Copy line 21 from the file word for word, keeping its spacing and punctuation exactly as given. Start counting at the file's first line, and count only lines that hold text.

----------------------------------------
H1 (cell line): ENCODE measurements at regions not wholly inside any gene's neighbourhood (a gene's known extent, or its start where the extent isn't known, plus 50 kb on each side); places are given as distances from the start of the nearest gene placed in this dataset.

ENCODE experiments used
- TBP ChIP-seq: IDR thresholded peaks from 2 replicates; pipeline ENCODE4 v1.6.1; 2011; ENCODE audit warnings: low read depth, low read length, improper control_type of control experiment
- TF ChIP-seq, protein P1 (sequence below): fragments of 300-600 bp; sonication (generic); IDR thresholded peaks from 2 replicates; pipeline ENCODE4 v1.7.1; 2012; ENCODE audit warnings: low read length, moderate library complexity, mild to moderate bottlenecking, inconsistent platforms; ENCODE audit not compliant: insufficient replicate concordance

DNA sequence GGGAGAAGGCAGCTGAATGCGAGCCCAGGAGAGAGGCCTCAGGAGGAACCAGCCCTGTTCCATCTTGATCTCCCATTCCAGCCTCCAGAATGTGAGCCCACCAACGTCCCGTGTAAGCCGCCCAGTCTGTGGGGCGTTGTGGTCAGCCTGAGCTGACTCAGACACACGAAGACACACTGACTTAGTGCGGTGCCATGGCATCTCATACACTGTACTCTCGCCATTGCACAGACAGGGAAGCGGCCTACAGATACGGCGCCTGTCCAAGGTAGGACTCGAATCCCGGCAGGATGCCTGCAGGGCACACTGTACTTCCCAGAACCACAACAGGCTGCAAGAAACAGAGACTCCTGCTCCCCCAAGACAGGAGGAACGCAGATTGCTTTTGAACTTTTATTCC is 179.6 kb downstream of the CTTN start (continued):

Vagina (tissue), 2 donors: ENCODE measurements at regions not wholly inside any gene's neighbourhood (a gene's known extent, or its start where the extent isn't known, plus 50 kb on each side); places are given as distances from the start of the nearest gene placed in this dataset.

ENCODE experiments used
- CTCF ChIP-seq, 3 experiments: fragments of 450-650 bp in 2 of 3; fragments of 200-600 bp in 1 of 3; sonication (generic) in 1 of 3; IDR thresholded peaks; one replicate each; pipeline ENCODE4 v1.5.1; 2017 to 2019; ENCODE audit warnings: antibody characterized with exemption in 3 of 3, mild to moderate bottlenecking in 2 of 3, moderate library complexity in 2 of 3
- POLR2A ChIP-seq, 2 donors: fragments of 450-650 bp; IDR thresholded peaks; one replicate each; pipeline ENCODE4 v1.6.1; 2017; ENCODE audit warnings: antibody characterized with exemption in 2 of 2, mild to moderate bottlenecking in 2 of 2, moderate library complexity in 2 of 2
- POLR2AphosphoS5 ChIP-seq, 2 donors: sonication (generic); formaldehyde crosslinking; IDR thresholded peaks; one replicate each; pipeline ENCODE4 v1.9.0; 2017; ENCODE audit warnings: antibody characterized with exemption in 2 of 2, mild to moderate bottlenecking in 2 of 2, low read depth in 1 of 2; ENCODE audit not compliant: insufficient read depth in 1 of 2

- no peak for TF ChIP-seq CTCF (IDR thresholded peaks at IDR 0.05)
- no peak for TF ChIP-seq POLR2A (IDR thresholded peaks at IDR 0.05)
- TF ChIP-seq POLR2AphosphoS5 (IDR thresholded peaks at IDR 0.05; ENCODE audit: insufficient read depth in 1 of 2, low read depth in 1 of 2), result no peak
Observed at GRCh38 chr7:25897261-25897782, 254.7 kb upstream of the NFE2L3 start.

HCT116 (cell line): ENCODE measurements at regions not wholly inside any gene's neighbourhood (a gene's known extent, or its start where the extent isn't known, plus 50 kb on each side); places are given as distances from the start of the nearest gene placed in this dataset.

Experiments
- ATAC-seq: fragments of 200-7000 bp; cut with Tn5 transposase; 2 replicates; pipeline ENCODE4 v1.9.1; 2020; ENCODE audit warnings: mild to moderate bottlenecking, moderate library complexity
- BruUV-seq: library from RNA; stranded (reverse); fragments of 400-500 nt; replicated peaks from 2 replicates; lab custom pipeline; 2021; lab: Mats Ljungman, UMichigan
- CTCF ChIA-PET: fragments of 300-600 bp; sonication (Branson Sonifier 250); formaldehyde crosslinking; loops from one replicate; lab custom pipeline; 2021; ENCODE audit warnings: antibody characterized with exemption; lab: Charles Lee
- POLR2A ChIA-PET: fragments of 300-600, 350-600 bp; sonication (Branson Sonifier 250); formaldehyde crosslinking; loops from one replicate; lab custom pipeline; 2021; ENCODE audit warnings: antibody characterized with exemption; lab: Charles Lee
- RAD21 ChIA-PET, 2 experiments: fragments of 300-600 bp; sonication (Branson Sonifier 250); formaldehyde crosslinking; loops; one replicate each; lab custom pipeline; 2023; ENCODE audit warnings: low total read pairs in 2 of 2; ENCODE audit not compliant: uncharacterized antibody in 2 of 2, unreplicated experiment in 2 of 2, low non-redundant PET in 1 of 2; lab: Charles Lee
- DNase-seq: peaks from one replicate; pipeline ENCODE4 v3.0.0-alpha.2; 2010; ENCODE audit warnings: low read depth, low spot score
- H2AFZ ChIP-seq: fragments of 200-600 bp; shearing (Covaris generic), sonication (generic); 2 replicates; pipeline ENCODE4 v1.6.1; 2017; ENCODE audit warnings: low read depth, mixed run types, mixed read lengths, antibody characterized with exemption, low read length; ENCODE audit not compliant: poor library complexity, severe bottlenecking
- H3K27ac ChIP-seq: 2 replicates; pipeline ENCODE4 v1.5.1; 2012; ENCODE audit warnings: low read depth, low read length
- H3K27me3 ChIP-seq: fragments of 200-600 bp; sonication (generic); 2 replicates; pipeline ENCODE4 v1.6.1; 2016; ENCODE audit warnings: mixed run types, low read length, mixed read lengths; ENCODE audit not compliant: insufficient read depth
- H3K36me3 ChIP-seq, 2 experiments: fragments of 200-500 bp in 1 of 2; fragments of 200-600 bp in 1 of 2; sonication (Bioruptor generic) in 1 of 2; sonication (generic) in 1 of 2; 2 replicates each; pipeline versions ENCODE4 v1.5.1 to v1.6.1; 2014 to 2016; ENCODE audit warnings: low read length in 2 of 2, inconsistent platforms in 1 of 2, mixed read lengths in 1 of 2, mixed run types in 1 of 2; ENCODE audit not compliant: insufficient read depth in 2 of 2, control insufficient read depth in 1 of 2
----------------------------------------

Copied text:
- RAD21 ChIA-PET, 2 experiments: fragments of 300-600 bp; sonication (Branson Sonifier 250); formaldehyde crosslinking; loops; one replicate each; lab custom pipeline; 2023; ENCODE audit warnings: low total read pairs in 2 of 2; ENCODE audit not compliant: uncharacterized antibody in 2 of 2, unreplicated experiment in 2 of 2, low non-redundant PET in 1 of 2; lab: Charles Lee